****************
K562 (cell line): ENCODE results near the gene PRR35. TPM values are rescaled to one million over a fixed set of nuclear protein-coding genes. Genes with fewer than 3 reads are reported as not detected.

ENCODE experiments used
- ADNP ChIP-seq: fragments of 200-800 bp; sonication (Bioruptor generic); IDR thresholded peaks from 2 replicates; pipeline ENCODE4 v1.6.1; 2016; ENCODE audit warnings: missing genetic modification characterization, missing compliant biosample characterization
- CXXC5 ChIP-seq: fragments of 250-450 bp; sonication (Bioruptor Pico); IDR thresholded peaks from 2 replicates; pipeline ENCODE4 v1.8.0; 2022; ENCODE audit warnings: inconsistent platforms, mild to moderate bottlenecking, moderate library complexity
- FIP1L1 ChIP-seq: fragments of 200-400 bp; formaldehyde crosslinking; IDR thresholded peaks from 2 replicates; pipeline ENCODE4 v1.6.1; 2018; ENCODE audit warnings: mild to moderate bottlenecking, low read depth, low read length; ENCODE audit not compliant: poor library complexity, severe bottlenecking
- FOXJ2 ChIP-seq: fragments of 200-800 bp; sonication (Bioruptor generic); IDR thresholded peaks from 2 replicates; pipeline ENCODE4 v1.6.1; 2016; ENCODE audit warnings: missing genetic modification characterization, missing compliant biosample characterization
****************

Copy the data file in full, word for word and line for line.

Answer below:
K562 (cell line): ENCODE results near the gene PRR35. TPM values are rescaled to one million over a fixed set of nuclear protein-coding genes. Genes with fewer than 3 reads are reported as not detected.

ENCODE experiments used
- ADNP ChIP-seq: fragments of 200-800 bp; sonication (Bioruptor generic); IDR thresholded peaks from 2 replicates; pipeline ENCODE4 v1.6.1; 2016; ENCODE audit warnings: missing genetic modification characterization, missing compliant biosample characterization
- CXXC5 ChIP-seq: fragments of 250-450 bp; sonication (Bioruptor Pico); IDR thresholded peaks from 2 replicates; pipeline ENCODE4 v1.8.0; 2022; ENCODE audit warnings: inconsistent platforms, mild to moderate bottlenecking, moderate library complexity
- FIP1L1 ChIP-seq: fragments of 200-400 bp; formaldehyde crosslinking; IDR thresholded peaks from 2 replicates; pipeline ENCODE4 v1.6.1; 2018; ENCODE audit warnings: mild to moderate bottlenecking, low read depth, low read length; ENCODE audit not compliant: poor library complexity, severe bottlenecking
- FOXJ2 ChIP-seq: fragments of 200-800 bp; sonication (Bioruptor generic); IDR thresholded peaks from 2 replicates; pipeline ENCODE4 v1.6.1; 2016; ENCODE audit warnings: missing genetic modification characterization, missing compliant biosample characterization